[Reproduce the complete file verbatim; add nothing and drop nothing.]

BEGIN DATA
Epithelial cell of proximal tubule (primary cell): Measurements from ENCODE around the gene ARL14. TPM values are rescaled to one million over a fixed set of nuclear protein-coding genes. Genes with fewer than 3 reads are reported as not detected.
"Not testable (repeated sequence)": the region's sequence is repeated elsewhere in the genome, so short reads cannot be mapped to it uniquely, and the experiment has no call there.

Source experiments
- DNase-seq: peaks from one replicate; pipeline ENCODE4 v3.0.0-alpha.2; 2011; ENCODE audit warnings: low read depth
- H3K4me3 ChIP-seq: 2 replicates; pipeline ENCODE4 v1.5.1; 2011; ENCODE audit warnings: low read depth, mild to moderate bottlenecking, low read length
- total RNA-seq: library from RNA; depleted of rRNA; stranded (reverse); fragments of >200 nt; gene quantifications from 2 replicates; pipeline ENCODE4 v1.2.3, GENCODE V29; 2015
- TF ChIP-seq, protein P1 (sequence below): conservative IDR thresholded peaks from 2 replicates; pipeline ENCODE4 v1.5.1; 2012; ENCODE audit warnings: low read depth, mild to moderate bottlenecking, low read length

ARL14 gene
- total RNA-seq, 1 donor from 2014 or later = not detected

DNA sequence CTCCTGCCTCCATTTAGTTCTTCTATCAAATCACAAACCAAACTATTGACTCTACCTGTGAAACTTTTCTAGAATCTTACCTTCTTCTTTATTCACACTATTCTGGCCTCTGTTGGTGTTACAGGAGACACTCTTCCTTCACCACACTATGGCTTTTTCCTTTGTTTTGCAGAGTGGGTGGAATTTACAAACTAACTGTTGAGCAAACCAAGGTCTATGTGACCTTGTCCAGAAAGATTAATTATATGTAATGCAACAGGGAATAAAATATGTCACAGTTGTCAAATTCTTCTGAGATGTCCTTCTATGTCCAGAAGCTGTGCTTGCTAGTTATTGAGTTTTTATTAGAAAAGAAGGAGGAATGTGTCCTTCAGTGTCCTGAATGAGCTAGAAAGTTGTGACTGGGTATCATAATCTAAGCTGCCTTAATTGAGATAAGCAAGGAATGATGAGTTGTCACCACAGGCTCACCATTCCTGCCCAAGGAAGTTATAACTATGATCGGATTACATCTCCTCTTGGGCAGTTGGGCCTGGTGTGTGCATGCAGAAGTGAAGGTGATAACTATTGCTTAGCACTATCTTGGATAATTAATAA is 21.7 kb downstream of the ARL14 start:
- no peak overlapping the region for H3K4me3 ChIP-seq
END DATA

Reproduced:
Epithelial cell of proximal tubule (primary cell): Measurements from ENCODE around the gene ARL14. TPM values are rescaled to one million over a fixed set of nuclear protein-coding genes. Genes with fewer than 3 reads are reported as not detected.
"Not testable (repeated sequence)": the region's sequence is repeated elsewhere in the genome, so short reads cannot be mapped to it uniquely, and the experiment has no call there.

Source experiments
- DNase-seq: peaks from one replicate; pipeline ENCODE4 v3.0.0-alpha.2; 2011; ENCODE audit warnings: low read depth
- H3K4me3 ChIP-seq: 2 replicates; pipeline ENCODE4 v1.5.1; 2011; ENCODE audit warnings: low read depth, mild to moderate bottlenecking, low read length
- total RNA-seq: library from RNA; depleted of rRNA; stranded (reverse); fragments of >200 nt; gene quantifications from 2 replicates; pipeline ENCODE4 v1.2.3, GENCODE V29; 2015
- TF ChIP-seq, protein P1 (sequence below): conservative IDR thresholded peaks from 2 replicates; pipeline ENCODE4 v1.5.1; 2012; ENCODE audit warnings: low read depth, mild to moderate bottlenecking, low read length

ARL14 gene
- total RNA-seq, 1 donor from 2014 or later = not detected

DNA sequence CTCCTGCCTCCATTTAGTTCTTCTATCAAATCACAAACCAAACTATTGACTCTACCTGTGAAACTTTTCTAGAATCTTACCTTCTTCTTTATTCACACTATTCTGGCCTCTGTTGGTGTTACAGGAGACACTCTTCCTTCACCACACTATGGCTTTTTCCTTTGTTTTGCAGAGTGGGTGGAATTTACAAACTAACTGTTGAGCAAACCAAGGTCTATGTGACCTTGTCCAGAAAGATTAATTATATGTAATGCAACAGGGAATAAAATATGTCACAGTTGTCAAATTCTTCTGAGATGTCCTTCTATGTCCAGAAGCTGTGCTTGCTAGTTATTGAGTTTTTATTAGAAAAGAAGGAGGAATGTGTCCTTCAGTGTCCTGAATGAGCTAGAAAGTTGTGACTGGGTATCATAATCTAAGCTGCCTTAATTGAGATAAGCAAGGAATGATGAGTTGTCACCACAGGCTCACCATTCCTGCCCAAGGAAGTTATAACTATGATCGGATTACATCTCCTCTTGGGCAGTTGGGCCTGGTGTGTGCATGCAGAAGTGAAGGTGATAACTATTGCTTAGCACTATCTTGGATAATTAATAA is 21.7 kb downstream of the ARL14 start:
- no peak overlapping the region for H3K4me3 ChIP-seq